Crab Creek Homestead

Elmquists and Danielsons near Seattle, ca. 1914 Oscar F. Danielson holds baby Walter, front right. Edla stands near him, wearing the dark skirt.

In an earlier post to this blog (Illegal Immigrants) I introduced my grandfather, Oscar Fritiof Danielson. In this entry, I will sketch out the history of his farm on Lower Crab Creek. But first, a little about his background.

Oscar was born in a small town called Slatthog in southern Sweden in April 1885. A number of his brothers seem to have left the area, and Oscar followed. His arrival in America is shrouded in mystery. I found what appears to be his name on the 1910 census, as a boarder in a lumber camp at Avondale in King County. He is listed as a lumber worker, 29 years old. The age is right, but his birthplace is given as Minnesota. And on closer inspection, I think I see the ghost of the word “Sweden” under the heavier writing. Somebody changed his birthplace, perhaps the same person who scribed out the date 1899 in the column provided for year of immigration. Family tradition holds that Oscar was serving on a Swedish vessel in 1905 when word arrived that the Norwegian Parliament had dissolved its relationship with Sweden, an act that could lead to war. Oscar reportedly jumped ship in either Canada or the United States to avoid being drafted. He probably had no papers to show that he had legally immigrated, and lying about it on the census may have seemed dangerous to him. I recently located a naturalization record for him in King County, dating from 1912. On this document he gave the date of his arrival (by way of Liverpool) as March 28, 1906. Only one  ship arrived in Halifax on that date from Liverpool, the Corean, and Oscar does not appear on the manifest.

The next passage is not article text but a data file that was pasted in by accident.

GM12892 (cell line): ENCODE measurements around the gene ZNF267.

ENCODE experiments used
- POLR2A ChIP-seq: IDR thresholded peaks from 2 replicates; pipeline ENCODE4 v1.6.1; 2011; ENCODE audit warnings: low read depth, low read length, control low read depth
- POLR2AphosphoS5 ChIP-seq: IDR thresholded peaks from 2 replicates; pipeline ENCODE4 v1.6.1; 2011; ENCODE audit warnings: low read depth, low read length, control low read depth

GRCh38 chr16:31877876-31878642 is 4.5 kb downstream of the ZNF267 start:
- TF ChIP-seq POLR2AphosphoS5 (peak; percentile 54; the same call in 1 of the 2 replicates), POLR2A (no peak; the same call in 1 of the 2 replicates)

Within a couple of years he appears to have joined a thriving Scandinavian community that possibly included a brother who went by a different name, Elmquist. Oscar reportedly took a job at some shipyards in Renton, where he built ferry boats and submarines. His tool chest included some heavy chisels, augurs and planes that a carpenter would have used for framing timbers.

I’ve never been entirely clear on how Elmquist became Elmquist (my father always referred to him that way, or as Uncle Elmquist), but it was certain that Elmquist was descended from the same Daniel Jonorson whose given name provided my family’s surname. One story told in our family reports that Elmquist was given that name when he entered the Swedish army, because there were already too many Danielsons on the roster. The two brothers and their families kept in close contact with each other for their entire lives, and my father continued the contact until his generation passed away.